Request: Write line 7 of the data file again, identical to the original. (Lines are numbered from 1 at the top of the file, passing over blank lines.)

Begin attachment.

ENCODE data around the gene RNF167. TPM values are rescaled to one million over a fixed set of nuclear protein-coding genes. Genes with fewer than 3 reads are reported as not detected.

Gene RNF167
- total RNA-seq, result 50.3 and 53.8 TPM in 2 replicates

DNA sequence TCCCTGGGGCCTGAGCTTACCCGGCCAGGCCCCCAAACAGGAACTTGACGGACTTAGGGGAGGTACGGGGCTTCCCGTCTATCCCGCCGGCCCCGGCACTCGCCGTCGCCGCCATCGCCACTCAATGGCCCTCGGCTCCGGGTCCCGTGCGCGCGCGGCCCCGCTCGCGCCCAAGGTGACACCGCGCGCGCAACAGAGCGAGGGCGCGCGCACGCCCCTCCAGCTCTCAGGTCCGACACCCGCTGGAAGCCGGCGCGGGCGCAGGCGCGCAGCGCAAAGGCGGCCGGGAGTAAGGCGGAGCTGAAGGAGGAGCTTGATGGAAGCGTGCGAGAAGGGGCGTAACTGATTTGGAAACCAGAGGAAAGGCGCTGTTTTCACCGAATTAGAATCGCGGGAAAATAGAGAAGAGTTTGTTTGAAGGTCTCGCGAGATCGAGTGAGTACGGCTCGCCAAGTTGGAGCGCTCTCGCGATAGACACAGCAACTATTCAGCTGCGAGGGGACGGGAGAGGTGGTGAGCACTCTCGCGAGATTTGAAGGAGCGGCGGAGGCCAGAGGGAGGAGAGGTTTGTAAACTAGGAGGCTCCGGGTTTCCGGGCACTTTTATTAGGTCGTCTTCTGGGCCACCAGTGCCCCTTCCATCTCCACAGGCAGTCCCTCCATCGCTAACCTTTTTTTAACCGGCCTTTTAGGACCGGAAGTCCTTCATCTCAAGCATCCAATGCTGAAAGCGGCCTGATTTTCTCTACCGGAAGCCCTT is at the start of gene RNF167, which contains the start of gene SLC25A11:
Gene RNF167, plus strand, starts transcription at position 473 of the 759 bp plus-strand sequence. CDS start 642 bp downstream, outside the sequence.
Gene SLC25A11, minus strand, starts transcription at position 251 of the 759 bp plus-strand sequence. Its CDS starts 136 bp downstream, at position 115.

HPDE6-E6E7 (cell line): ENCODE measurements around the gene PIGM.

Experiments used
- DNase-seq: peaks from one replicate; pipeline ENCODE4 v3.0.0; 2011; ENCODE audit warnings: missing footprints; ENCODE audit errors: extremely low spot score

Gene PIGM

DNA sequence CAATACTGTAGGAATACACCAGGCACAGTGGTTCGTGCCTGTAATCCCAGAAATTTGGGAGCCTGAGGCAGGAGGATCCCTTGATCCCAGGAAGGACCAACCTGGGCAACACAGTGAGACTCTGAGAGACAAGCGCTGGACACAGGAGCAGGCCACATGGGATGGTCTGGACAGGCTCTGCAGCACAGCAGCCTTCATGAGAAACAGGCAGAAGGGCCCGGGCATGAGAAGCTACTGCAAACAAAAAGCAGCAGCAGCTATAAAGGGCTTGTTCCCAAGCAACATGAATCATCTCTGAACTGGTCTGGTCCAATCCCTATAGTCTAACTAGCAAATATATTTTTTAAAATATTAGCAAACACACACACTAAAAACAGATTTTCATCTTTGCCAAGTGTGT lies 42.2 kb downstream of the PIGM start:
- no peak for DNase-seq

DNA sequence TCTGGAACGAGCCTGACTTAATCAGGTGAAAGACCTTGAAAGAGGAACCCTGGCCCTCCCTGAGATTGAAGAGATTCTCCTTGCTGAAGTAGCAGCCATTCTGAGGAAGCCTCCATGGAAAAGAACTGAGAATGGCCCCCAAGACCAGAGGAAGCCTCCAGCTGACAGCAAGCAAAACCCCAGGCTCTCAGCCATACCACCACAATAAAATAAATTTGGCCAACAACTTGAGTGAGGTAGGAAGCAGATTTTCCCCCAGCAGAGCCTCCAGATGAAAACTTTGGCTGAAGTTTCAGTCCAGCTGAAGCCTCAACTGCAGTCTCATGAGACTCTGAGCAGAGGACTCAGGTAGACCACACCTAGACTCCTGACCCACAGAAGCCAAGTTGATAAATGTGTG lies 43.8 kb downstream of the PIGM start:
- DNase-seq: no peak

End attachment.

HPDE6-E6E7 (cell line): ENCODE measurements around the gene PIGM.